Understanding Python “Property”

1 mainI was tinkering with Python the other day when I encountered the “property” keyword. I had seen it many times before and I sort of knew what it does, but I never really had a chance to dig deep into it. As it turns out, “property” in Python is very useful when you are designing large systems. People who come from the world of object oriented programming will appreciate it right away. It’s a nifty little concept which makes the life of a programmer much simpler. So what is it all about? Before we jump directly into what it is, let’s get some perspective as to why we would need it in the first place.  

Why do we need it?

Let’s say that we decide to create a class that could store your height in centimeters. Internally, we would like the class to implement a method to convert centimeters into inches. This is a pretty straightforward case and we would do something like this:

class PeopleHeight:
    def __init__(self, height = 150):
        self.height = height

    def convert_to_inches(self):
        return (self.height * 0.3937)

As we can see, we have a class variable named “height” and we have a method that converts it to inches. We can now make objects out of this class and manipulate the attribute “height” as we like. Just go into the Python shell and do the following (you can go into the Python shell by typing “python” from your terminal):

Create a new object:

>>> person = PeopleHeight()

Set the height attribute:

>>> person.height = 182

Get the value of the height attribute

>>> person.height
182

Convert the height to inches

>>> person.convert_to_inches()
71.6534

An interesting thing to note here is that whenever we assign or retrieve any object attribute, like “height” in our case, Python searches it in the object’s __dict__ dictionary.

>>> person.__dict__
{'height': 182}

Internally, person.height becomes person.__dict__[‘height’]. So far, so good? We don’t really see why we would need “property” just yet, right? Okay, let’s move along then.

Let’s say that other people start using this class in their programs. They just inherit your class, create a child class and do all sorts of things. Whenever you are working in a team, people like to create class hierarchies and build software systems. Alright, so coming back to our case, other programmers inherited your class and did all kinds of assignments to the object. This seems fine up until now. Now that things are getting serious, somebody comes and suggests that we need to make the parent class robust, and that the value of “height” cannot go below 0. This is not an unfair demand, given that people cannot have negative height. So now, we have to implement this constraint in our class. So we can just update the class and release a new version.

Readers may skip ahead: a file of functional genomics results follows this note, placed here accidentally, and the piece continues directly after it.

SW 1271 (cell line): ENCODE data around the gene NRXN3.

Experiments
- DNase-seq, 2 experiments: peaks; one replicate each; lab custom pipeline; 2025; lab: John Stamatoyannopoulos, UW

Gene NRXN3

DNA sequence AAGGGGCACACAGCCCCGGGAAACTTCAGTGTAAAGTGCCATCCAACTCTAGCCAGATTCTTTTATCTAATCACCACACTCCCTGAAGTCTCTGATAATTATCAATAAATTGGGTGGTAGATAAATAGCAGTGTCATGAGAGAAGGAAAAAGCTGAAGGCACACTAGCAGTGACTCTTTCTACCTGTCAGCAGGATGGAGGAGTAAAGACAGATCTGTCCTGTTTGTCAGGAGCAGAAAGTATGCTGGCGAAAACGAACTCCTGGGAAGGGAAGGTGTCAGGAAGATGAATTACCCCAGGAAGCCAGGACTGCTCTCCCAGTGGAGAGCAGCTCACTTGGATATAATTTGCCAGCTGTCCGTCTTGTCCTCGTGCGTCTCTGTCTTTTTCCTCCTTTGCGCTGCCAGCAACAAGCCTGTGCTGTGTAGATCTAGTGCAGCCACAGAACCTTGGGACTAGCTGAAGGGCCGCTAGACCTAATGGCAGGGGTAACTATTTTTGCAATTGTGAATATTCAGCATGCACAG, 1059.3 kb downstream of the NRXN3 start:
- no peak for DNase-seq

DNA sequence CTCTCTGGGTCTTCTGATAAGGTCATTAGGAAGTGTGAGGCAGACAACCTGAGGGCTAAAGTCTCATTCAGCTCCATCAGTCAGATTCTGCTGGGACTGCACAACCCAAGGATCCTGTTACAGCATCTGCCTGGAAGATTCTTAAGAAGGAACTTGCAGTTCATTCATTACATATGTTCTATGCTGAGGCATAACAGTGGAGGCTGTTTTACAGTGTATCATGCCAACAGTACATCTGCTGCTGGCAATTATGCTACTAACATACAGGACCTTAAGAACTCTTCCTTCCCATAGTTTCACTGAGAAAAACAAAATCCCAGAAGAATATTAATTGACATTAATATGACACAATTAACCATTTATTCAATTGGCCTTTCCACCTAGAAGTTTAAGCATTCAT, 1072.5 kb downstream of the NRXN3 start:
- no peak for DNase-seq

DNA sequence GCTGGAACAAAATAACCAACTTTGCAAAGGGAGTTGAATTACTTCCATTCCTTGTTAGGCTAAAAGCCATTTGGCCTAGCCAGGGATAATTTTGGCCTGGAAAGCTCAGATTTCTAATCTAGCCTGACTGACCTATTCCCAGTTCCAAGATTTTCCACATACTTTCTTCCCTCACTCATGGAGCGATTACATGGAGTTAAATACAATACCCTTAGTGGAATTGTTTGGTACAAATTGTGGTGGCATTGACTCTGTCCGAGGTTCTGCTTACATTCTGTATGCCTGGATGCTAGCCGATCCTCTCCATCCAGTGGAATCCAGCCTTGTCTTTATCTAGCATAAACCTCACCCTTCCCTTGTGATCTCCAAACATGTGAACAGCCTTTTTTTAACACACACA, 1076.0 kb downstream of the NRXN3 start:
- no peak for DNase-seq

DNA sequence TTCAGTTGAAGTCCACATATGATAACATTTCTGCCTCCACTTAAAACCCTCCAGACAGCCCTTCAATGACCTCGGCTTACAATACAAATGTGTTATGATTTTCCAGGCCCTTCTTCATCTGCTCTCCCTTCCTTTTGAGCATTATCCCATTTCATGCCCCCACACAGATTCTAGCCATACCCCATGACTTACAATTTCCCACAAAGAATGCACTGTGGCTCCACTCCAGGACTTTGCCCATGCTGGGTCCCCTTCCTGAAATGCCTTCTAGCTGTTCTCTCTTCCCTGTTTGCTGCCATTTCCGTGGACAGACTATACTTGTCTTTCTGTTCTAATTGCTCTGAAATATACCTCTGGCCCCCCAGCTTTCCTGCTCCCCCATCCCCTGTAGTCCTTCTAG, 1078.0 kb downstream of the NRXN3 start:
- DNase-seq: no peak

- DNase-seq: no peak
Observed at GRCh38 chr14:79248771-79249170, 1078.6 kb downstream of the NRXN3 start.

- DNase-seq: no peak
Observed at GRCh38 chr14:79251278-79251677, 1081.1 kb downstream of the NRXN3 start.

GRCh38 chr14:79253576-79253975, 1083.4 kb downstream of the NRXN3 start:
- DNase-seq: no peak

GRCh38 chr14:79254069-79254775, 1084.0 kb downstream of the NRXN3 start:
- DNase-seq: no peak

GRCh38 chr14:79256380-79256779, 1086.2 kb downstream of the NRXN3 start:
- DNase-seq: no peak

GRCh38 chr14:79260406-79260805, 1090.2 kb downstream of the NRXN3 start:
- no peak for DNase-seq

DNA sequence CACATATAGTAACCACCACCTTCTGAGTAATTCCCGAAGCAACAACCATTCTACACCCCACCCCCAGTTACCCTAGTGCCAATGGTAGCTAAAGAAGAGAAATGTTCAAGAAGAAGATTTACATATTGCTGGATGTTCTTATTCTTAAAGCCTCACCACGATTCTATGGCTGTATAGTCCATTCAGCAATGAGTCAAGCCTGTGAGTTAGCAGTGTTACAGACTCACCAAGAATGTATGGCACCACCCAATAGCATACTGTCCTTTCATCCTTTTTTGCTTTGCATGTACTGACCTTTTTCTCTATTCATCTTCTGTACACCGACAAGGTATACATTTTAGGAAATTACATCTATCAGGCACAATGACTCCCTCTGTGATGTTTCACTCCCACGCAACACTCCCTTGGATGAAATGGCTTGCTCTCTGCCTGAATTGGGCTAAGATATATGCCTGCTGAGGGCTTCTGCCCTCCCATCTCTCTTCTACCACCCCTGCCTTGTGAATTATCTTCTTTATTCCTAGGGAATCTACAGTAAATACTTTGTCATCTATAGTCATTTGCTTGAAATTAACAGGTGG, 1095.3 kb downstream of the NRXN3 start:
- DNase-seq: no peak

Where’s the encapsulation?

Object oriented programmers might cringe at the thought of providing direct access to class variables. So a good solution to the above problem will be to hide the attribute i.e. make it private, and define new getter and setter interfaces to manipulate it. This can be done as follows.

class PeopleHeight:
    def __init__(self, height = 150):
        self.set_height(height)
    
    def convert_to_inches(self):
        return (self.get_height() * 0.3937)

    # new getter method
    def get_height(self):
        return self._height

    # new setter method
    def set_height(self, value):
        if value < 0:
            raise ValueError("Height cannot be negative")
        self._height = value

As we can see here, the new methods get_height() and set_height() are defined and height has been replaced with _height. An underscore (_) at the beginning is used to denote private variables in Python. Technically speaking, there is no concept of “private variables” in Python. It’s just a convention to use underscore to denote that it’s private. We can still access it and modify it from outside. It works more on an honor system than anything else!

>>> p = PeopleHeight(-80)
Traceback (most recent call last):
...
ValueError: Height cannot be negative

>>> p = PeopleHeight(164)
>>> c.get_height()
164

>>> c.set_height(173)

>>> c.set_height(-159)
Traceback (most recent call last):
...
ValueError: Height cannot be negative

This update successfully implemented the new restriction. Although we are no longer allowed to explicitly set the height below 0, we can still do this:

>>> p._height = -147
>>> c.get_height()
-147